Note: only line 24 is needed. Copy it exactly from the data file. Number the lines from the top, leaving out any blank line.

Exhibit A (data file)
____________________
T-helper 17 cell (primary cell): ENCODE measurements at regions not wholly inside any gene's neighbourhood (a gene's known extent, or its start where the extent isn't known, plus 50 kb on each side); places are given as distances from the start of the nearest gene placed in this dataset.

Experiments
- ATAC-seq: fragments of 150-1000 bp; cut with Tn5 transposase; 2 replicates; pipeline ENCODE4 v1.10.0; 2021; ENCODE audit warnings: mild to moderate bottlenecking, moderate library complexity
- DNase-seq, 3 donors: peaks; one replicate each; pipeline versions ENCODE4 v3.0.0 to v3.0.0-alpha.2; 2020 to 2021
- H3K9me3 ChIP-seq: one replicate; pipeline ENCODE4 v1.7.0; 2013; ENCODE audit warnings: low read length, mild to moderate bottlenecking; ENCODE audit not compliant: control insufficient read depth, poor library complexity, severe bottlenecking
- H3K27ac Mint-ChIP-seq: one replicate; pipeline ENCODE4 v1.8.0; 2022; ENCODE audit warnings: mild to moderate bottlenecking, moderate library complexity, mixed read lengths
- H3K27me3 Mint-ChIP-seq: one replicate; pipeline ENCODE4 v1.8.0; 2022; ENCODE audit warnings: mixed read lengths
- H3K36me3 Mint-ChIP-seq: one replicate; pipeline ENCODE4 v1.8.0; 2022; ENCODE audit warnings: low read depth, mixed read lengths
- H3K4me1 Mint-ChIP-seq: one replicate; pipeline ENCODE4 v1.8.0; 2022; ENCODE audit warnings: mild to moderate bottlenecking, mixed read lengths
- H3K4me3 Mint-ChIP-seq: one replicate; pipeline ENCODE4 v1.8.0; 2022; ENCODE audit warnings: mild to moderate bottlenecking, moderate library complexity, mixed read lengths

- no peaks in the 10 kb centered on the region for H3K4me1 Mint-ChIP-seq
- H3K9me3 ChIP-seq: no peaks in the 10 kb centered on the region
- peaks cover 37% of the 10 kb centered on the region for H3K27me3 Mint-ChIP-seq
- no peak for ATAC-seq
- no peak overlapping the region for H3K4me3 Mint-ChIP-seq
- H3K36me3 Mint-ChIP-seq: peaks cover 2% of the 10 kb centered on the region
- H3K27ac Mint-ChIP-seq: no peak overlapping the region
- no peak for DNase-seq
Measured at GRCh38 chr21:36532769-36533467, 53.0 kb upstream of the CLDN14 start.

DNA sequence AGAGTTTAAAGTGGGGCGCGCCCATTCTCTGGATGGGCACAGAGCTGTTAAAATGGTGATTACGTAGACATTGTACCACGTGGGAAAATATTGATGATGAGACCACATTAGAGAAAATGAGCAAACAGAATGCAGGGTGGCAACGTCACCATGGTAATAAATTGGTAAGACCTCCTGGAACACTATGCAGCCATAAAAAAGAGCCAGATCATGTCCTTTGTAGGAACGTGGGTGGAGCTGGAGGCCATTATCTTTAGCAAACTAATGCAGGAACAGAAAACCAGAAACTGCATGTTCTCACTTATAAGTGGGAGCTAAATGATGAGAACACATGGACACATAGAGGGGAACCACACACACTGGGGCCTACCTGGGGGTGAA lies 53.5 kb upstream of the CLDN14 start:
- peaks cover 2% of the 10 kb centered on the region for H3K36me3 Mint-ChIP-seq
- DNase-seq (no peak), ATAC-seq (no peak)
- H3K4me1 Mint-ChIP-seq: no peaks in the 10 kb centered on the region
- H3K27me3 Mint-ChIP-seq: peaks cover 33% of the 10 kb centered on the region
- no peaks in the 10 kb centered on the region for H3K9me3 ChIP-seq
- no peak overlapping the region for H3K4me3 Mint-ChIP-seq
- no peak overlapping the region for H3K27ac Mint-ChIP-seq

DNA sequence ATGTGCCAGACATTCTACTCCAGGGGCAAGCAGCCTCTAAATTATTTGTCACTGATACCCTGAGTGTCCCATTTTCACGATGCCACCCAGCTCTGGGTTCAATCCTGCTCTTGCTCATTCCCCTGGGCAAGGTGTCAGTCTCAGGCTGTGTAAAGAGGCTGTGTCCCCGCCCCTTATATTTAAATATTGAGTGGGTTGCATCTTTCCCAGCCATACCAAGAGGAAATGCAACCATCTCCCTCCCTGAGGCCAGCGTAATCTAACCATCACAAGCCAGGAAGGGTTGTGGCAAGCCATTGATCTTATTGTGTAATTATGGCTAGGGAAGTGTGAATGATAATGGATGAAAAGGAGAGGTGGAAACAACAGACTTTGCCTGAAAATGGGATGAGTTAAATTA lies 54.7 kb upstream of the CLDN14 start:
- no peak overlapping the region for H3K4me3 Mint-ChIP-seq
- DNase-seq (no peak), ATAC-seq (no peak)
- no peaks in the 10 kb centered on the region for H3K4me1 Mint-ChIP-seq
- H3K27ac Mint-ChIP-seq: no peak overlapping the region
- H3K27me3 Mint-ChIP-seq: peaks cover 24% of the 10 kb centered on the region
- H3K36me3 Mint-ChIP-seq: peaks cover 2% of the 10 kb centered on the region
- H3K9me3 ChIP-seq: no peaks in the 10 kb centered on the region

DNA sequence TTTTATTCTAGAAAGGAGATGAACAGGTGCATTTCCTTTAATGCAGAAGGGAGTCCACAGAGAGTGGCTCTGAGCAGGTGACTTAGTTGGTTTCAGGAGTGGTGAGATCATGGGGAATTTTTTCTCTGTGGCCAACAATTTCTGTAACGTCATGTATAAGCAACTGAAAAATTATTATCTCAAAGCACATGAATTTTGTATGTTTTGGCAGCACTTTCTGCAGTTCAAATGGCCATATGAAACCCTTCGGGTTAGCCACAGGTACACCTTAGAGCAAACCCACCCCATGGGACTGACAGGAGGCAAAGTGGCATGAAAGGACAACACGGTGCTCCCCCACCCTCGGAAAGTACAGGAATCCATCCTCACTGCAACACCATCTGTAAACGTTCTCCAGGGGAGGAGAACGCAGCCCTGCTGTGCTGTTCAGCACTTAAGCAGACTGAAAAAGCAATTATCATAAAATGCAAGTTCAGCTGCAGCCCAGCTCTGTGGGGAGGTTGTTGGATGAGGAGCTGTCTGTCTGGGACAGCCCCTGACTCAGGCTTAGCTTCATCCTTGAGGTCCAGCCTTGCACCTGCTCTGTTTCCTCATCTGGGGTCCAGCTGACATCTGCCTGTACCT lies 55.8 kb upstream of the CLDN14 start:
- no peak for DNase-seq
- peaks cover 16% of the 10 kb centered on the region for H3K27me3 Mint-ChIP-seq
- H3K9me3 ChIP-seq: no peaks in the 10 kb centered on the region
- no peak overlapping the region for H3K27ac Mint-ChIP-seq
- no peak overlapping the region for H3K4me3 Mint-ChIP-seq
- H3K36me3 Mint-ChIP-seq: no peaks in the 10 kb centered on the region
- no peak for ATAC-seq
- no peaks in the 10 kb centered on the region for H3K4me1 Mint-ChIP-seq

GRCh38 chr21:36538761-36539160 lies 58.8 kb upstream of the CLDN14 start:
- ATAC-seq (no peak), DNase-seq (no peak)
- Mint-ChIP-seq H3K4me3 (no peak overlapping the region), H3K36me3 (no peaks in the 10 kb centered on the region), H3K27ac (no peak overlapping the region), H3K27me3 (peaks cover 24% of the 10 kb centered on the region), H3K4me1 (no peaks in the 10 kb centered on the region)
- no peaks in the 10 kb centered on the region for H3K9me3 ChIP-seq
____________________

- H3K27me3 Mint-ChIP-seq: peaks cover 33% of the 10 kb centered on the region